Dear Hiram Friends,
It’s been almost a month since our May graduation, and the summer happenings are now in full force.
Among the many exciting activities, students are working with faculty and staff in their internships in campus labs and at the James H. Barrow Field Station. In addition, our summer workshops, camps, and institutes—focused on art, nature, crisis simulation, creative writing, and community resilience and climate change—are attracting kids from 3-4 years of age to high school teenagers to Hiram’s campus and field station. Both locations are adorned in beautiful blooms.
And speaking of kids, Matt Sorrick ’91 is leading five different nature camps. These range from nature’s colors for youngsters, to full-day discovery hikes at Hiram’s Field Station for older kids, to more strenuous programs where teenagers log in hikes and canoe trips that respectively introduce them to Northeast Ohio’s geologic history and the upper Cuyahoga River ecosystems. You can find details about such camp opportunities at this link.
For those of us who are young of heart but older than Mr. Sorrick’s campers, you may want to learn more about the exciting work being conducted by Professor Denny Taylor ’73. This summer, Professor Taylor will be leading three Learning Streams International Institutes. These Institutes attract high school students and teachers, along with undergraduate students and faculty, from both the U.S. and Pakistan. They all come together to develop a deeper understanding of climate change and its impacts on both day-to-day life and the future health and well-being of our ecosystems. Participants get hands-on experience in research techniques, learn more about Hiram’s version of mindful technology, and complete various types of field projects. You can learn details and how engage at this site.
At this time of the year, even more outdoor activities abound. Lucy Chamberlain ’77 is, once again, sharing her nationally-recognized expertise and love of plants with two student interns. They are learning about botany, ecology, and conservation through tending to Hiram’s gardens. Working side by side, Lucy is a real treat as she helps these interns delve into the “why” of garden practice. She is also a stickler for helping them learn both the common names of species and their Latin names, as well. You can learn more about their experiences here.
On other fronts, children and teenagers are getting in some old fashion “sweat time” as the athletics camps and clinics run through August. On a related note, we are excited to be hosting the Cleveland Comets women’s professional softball team. They are living on campus and using all of our athletic facilities until August 15th.
Another event that has both high school teachers and staff, as well as college faculty and staff abuzz is our first annual Tech and Trek Conference. The conference is a joint collaboration between Hiram College and WVIZ/PBS Ideastream, sponsored by Hiram College’s Center for Integrated Entrepreneurship and the Burton D. Morgan Foundation. From June 20th through 22nd, middle school, high school, and college/university educators will descend on Hiram. Eighty of them have registered for this conference that showcases the intersection between mobile technology and mindful use of technology, and we would love to have some of our alumni register as well! It is not too late to do so. Come spend some time at your alma mater hearing presenters from all over the region share their own innovations in teaching and learning and give examples of high-impact student experiences in their own schools. Sessions topics will range from augmented and virtual realities to flipped classrooms with plenty of hiking and meditation in between!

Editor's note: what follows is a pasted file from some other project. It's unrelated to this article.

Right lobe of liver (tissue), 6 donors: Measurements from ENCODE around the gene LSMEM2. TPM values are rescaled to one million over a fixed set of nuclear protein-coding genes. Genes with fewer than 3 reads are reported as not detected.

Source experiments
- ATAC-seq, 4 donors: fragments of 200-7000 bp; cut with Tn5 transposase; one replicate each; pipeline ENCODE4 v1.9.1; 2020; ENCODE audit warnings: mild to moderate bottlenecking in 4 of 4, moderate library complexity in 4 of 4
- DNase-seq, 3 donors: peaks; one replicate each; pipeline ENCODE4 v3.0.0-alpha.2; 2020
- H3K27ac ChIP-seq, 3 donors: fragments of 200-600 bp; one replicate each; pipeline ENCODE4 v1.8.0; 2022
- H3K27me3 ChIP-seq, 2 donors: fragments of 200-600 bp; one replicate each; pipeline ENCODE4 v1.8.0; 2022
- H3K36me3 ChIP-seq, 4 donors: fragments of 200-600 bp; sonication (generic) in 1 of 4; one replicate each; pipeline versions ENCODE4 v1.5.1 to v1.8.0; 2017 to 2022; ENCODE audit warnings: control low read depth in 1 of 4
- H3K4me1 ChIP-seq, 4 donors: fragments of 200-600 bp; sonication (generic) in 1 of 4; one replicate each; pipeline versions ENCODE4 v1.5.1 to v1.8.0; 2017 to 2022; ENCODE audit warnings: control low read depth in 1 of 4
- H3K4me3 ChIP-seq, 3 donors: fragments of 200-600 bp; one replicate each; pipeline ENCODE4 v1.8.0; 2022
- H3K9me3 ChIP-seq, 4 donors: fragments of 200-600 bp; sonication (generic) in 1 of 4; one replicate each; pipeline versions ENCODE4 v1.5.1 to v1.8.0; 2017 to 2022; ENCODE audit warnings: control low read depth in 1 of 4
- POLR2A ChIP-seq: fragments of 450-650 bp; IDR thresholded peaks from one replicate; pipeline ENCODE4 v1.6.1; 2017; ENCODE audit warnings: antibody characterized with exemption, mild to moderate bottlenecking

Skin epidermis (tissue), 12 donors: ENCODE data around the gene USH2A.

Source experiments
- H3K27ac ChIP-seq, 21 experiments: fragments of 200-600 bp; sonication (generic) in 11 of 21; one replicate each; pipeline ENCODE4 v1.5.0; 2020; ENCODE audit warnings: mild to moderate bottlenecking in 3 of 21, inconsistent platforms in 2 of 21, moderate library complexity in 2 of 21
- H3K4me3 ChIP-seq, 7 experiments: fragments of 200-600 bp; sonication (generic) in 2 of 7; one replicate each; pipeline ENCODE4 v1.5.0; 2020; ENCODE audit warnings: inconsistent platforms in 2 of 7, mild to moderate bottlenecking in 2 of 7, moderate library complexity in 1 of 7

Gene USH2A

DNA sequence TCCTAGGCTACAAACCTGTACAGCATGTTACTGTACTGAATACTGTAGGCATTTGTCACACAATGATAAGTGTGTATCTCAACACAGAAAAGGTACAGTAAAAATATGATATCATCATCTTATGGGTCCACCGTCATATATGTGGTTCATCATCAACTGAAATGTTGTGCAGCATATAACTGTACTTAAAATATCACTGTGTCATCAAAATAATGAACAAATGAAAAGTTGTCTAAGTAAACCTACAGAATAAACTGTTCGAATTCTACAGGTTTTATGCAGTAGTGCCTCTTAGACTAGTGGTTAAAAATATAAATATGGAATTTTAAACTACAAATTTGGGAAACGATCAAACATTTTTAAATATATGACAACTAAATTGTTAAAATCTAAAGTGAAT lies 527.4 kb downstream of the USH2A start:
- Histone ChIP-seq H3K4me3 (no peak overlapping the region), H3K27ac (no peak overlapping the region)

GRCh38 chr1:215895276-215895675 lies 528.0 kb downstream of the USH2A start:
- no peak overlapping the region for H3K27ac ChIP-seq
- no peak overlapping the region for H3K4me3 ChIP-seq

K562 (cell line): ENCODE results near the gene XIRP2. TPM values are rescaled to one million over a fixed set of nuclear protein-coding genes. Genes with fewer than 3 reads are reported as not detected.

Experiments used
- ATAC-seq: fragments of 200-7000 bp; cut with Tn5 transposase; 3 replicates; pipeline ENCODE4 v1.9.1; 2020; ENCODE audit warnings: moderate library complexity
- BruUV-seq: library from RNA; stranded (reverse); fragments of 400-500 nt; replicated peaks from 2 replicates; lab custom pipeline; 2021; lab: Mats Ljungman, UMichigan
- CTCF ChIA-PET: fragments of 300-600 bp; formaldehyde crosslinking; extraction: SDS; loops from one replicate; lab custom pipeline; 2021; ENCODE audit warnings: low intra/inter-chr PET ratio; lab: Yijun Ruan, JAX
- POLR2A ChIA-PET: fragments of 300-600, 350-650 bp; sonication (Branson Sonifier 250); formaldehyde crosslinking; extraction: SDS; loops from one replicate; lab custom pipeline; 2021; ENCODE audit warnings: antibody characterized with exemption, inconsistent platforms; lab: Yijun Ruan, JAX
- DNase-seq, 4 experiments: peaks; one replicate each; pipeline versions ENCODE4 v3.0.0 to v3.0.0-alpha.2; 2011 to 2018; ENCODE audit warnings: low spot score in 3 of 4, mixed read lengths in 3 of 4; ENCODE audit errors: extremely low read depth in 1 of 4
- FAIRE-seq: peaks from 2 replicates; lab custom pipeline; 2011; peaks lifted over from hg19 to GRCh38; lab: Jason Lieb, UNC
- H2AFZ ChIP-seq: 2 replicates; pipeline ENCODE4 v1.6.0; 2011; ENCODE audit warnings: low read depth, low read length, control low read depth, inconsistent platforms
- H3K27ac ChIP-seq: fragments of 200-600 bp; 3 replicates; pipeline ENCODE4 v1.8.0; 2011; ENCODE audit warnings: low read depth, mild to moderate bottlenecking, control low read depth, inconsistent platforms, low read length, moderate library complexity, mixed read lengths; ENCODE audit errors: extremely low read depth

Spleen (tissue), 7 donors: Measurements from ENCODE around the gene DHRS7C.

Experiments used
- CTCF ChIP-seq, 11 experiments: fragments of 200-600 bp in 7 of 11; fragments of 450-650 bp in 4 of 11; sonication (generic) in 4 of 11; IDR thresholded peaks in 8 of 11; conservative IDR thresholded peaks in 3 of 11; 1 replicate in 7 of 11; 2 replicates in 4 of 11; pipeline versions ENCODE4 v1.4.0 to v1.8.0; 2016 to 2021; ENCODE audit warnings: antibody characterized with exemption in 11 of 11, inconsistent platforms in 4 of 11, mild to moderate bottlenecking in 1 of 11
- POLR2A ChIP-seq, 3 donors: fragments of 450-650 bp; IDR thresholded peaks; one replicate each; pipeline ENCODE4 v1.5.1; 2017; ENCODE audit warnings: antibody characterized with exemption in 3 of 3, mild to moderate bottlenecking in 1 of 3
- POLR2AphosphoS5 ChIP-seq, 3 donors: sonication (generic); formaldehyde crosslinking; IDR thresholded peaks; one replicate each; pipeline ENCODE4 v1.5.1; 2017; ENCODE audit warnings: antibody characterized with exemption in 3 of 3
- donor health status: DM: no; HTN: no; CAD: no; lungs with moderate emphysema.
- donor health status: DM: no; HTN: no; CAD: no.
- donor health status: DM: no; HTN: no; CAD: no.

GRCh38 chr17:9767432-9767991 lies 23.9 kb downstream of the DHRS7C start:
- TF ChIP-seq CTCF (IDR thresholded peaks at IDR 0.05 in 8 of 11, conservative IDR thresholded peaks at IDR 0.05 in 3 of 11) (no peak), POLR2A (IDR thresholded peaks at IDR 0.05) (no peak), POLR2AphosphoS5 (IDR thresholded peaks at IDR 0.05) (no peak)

This summer also brings the conclusion of the academic redesign process. Three weeks ago, the Dean of the College, Dr. Judy Muyskens, presented the recommendations that came out of her work with the SAT advisory faculty group. She then consulted with two faculty governing committees and the faculty at large. I received a comprehensive report from all of these groups last week and used them to craft my recommendations for the Board of Trustees. The Board voted unanimously to accept all recommendations I presented as I shared with you in my May 30th email. If you want to read more about the academic redesign, please visit this page.
If reading about the redesign is still not enough to sate your curiosity or interest, please consider attending the State of the College conversation at Alumni Weekend. Consider this your personal invitation to join me; the Chairman of the Board, Dean Scarborough ’77; and Vice Chairwoman, Betsy Juliano ’85 for a conversation about the College’s academic redesign, its latest changes, and its increasingly bright future. This will take place as a coffee chat session on Saturday June 16, at 10:15 AM, in the Pritchard Room on the second floor of the Library.
In addition to that session, Alumni Weekend is chock full of intellectually stimulating programs, recreational activities, partaking of adult beverages, and good ole fun with time to catch up with old (and new) friends. This year, our RSVP list includes alums from 1951 all the way to 2018. Nine reunion-year classes are meeting, ranging from 1968 to 2013. If you need a refresher about our planned activities, please check the Registration page and Program linked here.
Thank you for all that you do for your alma mater, and I hope to see you at Alumni Weekend!
On behalf of all of us at Hiram College, thank you for your investment in our future!
Lori E. Varlotta